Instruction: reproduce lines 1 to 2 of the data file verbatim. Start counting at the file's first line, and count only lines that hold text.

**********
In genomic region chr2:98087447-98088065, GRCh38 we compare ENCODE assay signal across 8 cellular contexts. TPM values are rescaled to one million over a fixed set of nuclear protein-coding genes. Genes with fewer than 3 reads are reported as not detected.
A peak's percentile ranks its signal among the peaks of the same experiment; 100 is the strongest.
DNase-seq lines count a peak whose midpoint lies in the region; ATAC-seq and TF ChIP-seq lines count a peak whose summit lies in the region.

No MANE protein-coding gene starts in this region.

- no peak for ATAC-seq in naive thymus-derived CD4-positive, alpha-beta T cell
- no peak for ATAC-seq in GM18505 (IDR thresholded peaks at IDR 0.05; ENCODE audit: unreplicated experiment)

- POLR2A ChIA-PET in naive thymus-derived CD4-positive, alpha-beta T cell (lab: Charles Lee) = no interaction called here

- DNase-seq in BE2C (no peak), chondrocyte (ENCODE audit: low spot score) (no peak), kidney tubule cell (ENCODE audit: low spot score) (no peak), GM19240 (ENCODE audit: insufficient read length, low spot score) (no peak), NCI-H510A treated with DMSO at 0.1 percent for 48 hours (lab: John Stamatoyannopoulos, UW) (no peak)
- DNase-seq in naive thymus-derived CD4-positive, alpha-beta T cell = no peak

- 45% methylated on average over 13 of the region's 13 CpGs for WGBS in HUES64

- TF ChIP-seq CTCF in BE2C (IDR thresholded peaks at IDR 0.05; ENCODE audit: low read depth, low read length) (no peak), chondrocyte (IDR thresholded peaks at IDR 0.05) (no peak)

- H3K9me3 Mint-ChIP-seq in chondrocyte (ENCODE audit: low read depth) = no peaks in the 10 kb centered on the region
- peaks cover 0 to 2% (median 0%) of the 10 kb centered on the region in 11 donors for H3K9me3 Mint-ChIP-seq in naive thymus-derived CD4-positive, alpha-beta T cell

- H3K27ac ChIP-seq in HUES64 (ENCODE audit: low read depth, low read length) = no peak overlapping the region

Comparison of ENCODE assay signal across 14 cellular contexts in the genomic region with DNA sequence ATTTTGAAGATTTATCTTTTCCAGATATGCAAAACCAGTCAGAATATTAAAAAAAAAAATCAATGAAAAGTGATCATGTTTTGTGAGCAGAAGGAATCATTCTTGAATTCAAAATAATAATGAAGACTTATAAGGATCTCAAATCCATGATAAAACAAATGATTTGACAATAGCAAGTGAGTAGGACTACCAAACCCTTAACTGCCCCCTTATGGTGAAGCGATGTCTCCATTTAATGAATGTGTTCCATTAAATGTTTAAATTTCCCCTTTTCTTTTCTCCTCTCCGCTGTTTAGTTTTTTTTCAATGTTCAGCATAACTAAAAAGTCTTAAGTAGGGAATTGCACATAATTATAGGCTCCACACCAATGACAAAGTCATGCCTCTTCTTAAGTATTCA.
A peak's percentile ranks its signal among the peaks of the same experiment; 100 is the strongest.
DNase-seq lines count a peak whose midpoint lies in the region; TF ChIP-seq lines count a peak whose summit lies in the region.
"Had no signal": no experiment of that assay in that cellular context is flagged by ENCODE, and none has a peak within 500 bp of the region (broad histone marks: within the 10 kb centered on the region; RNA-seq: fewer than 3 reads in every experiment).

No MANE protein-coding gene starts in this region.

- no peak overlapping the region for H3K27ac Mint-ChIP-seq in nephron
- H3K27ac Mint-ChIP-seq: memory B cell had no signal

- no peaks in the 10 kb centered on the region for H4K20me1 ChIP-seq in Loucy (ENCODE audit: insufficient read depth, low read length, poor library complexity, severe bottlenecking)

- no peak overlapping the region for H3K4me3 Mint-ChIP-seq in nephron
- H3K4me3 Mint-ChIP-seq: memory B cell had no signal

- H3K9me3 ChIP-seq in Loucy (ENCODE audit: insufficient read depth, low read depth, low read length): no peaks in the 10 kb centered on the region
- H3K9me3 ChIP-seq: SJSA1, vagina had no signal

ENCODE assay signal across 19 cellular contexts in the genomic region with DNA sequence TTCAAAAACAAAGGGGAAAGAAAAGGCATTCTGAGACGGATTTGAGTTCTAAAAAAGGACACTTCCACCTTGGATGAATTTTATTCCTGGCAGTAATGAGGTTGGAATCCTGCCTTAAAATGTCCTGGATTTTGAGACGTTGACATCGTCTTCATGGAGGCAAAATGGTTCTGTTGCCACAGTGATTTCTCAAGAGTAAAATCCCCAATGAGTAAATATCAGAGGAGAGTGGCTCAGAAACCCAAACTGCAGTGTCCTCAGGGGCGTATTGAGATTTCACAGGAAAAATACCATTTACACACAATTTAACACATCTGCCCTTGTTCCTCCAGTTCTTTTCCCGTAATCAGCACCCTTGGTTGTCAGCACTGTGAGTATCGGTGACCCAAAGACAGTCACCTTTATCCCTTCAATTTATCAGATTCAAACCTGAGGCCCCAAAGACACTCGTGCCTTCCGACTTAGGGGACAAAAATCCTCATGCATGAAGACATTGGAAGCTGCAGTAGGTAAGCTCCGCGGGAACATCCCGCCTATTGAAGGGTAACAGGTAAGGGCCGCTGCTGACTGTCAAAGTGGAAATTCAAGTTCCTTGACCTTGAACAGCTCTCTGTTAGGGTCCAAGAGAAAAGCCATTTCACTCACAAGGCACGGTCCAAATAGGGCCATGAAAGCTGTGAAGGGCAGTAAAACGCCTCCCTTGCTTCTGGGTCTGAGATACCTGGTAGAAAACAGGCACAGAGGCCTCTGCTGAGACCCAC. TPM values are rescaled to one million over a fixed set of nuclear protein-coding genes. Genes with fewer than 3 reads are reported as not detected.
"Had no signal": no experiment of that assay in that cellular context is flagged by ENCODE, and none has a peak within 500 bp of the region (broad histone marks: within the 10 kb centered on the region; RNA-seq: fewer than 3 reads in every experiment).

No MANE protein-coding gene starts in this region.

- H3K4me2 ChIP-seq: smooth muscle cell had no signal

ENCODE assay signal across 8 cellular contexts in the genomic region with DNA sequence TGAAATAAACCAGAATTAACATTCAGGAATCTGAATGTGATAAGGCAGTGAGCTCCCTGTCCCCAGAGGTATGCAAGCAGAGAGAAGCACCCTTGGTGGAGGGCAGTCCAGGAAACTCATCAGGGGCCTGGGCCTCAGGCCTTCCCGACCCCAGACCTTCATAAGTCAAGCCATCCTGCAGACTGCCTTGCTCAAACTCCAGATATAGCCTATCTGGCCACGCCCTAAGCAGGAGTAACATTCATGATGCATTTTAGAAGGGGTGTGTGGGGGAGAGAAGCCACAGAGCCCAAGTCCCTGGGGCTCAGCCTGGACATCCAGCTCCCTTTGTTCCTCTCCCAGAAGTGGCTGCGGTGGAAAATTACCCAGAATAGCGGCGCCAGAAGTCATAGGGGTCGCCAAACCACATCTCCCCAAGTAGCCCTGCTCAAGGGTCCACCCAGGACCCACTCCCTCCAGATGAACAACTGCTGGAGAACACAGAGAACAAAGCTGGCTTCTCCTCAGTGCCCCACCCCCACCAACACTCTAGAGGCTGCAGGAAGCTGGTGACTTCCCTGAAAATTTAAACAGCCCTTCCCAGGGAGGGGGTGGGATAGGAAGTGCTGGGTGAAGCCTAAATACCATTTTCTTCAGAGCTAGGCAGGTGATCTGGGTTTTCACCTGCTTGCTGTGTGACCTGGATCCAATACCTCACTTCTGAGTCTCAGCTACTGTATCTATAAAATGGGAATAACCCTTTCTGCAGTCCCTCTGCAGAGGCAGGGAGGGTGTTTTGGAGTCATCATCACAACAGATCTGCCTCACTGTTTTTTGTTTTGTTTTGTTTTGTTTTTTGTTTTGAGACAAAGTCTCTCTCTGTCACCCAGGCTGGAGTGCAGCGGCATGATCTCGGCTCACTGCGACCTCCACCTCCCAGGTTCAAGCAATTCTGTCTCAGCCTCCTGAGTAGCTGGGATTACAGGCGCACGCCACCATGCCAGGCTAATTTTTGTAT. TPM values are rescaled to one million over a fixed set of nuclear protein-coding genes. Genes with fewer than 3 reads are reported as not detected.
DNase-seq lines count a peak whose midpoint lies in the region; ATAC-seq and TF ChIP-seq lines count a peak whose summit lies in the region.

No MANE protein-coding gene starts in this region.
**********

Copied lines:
In genomic region chr2:98087447-98088065, GRCh38 we compare ENCODE assay signal across 8 cellular contexts. TPM values are rescaled to one million over a fixed set of nuclear protein-coding genes. Genes with fewer than 3 reads are reported as not detected.
A peak's percentile ranks its signal among the peaks of the same experiment; 100 is the strongest.